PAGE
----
Traditionally, gentian has also been used for gout, amenorrhea, diarrhoea and worms in the stomach and bowel (Willard 1991 ). Gentian is also used in alcoholic drinks such as brandy, medicinal wines and vermouth.
Clinical note — Herbs in alcoholic drinks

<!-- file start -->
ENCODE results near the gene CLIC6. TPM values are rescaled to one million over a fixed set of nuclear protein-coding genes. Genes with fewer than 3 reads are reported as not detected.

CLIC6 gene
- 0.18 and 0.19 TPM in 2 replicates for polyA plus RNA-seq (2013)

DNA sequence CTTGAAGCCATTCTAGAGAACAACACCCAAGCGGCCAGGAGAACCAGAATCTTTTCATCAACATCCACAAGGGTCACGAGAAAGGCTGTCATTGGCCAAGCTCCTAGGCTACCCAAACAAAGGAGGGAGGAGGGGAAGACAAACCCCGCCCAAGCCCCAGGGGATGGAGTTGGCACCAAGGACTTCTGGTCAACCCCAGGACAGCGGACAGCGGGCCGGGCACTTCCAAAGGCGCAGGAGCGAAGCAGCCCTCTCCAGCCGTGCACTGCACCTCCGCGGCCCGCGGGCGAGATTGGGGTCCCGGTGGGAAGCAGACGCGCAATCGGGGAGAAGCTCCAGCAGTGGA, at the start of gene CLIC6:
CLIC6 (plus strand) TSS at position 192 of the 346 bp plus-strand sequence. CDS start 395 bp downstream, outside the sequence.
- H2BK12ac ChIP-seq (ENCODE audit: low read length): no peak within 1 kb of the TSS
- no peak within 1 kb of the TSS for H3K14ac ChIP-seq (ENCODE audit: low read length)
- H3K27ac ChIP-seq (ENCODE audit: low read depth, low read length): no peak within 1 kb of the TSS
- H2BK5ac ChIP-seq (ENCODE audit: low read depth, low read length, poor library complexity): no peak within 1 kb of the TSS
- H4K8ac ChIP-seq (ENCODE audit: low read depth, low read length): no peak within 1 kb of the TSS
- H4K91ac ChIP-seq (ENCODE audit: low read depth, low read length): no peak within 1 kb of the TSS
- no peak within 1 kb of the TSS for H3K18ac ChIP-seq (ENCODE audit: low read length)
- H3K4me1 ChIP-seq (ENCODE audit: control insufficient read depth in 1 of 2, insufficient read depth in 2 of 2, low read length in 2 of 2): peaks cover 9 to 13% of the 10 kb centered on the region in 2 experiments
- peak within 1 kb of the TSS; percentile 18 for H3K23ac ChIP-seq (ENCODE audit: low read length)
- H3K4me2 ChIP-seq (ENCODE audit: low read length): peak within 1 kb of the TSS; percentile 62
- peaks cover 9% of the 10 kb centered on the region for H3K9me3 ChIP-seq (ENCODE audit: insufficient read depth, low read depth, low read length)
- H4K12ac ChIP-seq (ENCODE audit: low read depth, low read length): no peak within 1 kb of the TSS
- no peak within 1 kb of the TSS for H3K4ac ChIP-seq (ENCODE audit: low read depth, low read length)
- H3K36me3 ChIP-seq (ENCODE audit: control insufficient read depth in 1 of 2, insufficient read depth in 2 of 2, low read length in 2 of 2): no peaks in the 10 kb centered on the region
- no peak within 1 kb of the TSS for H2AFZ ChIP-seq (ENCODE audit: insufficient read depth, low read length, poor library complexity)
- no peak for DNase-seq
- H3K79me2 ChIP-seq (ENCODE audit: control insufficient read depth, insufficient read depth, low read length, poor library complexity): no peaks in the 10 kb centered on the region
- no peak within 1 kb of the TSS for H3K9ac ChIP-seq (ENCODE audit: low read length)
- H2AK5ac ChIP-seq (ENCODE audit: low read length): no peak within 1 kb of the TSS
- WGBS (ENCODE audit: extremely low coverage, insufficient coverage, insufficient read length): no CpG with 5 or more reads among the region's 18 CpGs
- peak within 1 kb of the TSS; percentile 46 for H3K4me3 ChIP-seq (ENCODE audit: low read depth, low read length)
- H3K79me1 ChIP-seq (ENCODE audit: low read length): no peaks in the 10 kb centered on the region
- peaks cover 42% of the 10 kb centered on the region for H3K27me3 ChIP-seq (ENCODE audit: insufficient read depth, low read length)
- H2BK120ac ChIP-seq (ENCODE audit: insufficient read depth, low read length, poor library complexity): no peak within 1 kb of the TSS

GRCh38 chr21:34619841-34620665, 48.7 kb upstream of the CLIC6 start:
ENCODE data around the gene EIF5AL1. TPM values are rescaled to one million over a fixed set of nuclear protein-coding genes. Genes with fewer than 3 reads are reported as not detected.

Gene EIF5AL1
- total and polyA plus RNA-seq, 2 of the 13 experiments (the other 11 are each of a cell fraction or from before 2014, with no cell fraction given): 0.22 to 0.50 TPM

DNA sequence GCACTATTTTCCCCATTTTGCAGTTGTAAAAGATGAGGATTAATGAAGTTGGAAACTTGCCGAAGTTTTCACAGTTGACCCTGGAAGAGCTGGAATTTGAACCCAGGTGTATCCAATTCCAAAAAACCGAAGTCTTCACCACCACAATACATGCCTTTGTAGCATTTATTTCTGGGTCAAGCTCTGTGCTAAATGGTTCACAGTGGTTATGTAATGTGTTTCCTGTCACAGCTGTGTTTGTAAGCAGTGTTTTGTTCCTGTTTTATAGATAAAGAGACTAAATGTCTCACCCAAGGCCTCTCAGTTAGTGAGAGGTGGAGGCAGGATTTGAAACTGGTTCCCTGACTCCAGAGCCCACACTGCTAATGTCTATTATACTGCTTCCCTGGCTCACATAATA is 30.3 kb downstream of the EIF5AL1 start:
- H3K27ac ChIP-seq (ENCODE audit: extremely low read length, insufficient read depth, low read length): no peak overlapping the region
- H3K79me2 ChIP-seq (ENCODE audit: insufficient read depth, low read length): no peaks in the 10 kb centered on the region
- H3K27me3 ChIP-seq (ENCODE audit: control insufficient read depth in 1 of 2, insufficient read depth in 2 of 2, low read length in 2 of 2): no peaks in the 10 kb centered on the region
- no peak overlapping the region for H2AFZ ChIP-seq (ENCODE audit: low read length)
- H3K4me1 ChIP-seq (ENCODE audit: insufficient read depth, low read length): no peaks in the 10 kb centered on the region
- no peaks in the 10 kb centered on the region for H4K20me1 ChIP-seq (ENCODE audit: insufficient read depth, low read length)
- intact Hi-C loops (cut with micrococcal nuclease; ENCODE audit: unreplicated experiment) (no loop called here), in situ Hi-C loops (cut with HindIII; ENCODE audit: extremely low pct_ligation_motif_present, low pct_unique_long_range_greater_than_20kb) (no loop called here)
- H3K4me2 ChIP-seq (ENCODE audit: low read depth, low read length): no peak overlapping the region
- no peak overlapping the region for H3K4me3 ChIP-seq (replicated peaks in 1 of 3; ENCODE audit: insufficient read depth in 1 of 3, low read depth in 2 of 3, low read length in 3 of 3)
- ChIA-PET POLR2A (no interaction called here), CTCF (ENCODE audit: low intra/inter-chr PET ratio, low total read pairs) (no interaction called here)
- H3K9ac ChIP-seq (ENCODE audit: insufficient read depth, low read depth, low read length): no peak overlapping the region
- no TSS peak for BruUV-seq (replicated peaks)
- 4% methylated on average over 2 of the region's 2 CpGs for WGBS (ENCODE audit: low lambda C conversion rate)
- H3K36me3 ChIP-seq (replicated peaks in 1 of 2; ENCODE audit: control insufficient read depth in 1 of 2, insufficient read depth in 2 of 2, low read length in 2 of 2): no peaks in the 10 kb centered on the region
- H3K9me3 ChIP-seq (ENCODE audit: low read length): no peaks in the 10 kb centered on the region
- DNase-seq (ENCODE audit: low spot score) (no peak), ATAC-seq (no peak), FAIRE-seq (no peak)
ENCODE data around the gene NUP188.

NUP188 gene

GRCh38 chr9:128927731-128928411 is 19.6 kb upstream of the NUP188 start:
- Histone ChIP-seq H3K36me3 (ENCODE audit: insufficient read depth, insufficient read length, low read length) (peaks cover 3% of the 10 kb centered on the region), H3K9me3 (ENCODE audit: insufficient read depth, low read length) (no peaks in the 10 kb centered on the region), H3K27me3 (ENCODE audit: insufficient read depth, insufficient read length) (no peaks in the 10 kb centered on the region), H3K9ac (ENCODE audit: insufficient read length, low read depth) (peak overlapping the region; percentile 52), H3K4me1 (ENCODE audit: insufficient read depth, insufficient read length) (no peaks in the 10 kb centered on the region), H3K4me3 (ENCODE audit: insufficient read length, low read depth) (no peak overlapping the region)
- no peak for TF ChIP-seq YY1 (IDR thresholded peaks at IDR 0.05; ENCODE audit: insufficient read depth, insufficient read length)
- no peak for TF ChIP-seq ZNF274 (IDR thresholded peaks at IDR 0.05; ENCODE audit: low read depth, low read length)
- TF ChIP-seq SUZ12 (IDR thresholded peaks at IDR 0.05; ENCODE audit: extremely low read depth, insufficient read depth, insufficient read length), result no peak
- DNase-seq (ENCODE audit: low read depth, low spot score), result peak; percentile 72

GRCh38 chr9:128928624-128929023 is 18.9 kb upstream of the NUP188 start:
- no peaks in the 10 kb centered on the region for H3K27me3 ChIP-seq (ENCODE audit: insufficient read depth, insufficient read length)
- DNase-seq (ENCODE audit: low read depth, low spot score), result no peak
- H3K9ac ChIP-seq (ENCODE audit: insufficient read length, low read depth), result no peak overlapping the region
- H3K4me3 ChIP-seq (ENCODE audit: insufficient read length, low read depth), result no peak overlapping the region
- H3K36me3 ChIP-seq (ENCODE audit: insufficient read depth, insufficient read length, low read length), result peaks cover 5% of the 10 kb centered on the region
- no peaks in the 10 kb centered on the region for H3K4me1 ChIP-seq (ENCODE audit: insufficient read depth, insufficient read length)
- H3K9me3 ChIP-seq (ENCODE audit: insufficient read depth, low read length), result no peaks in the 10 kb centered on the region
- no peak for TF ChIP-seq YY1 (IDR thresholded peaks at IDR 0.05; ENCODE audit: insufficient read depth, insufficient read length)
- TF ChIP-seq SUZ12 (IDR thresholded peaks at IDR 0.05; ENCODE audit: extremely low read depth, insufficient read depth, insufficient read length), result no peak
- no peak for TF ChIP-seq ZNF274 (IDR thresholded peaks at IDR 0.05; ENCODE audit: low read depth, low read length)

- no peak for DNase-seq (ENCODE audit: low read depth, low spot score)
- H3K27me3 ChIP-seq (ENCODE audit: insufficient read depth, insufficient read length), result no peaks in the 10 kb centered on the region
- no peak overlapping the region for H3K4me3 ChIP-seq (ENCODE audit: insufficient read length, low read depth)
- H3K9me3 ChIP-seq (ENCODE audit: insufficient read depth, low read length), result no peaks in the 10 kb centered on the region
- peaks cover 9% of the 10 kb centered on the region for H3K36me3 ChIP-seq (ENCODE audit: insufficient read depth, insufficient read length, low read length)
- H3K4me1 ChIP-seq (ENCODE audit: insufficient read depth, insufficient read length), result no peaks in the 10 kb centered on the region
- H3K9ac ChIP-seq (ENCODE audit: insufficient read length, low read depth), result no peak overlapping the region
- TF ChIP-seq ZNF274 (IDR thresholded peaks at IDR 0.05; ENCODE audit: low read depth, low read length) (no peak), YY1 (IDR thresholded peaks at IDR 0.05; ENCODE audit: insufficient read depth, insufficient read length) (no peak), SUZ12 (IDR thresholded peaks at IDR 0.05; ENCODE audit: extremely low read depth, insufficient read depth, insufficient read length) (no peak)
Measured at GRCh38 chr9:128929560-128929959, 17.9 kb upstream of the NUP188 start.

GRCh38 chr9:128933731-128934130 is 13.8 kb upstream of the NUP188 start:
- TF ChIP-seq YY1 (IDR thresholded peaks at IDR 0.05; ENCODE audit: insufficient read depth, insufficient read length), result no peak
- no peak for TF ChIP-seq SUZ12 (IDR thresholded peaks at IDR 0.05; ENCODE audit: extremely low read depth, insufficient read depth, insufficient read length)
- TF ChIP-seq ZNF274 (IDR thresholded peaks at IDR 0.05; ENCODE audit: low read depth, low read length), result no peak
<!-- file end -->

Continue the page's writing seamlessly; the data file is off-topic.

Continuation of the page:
The maceration of herbs and spices in wine was common practice in antiquity, and the invention of aromatised wine, the ancestor of vermouth, has been attributed to Hippocrates (Liddle & Boero 2003). Herbs are still commonly used in alcoholic drink production today, either as flavourings, or as both fermentation substrates and flavouring agents. The volatile components of a herb will provide its distinctive odour, whereas non-volatile constituents can affect some gustatory reactions and produce a physiological effect. Herbs such as gentian are used for flavour, but also because they contain a significant amount of fermentable sugars that can be converted by strains of yeast into ethanol in an alcoholic fermentation process. Examples of other herbs that are used in brandies, flavoured spirits, liqueurs, medicinal wines and vermouth are anise, caraway, cardamom, coriander, dandelion, sage and yarrow (Veljkovic & Stankovic 2003).
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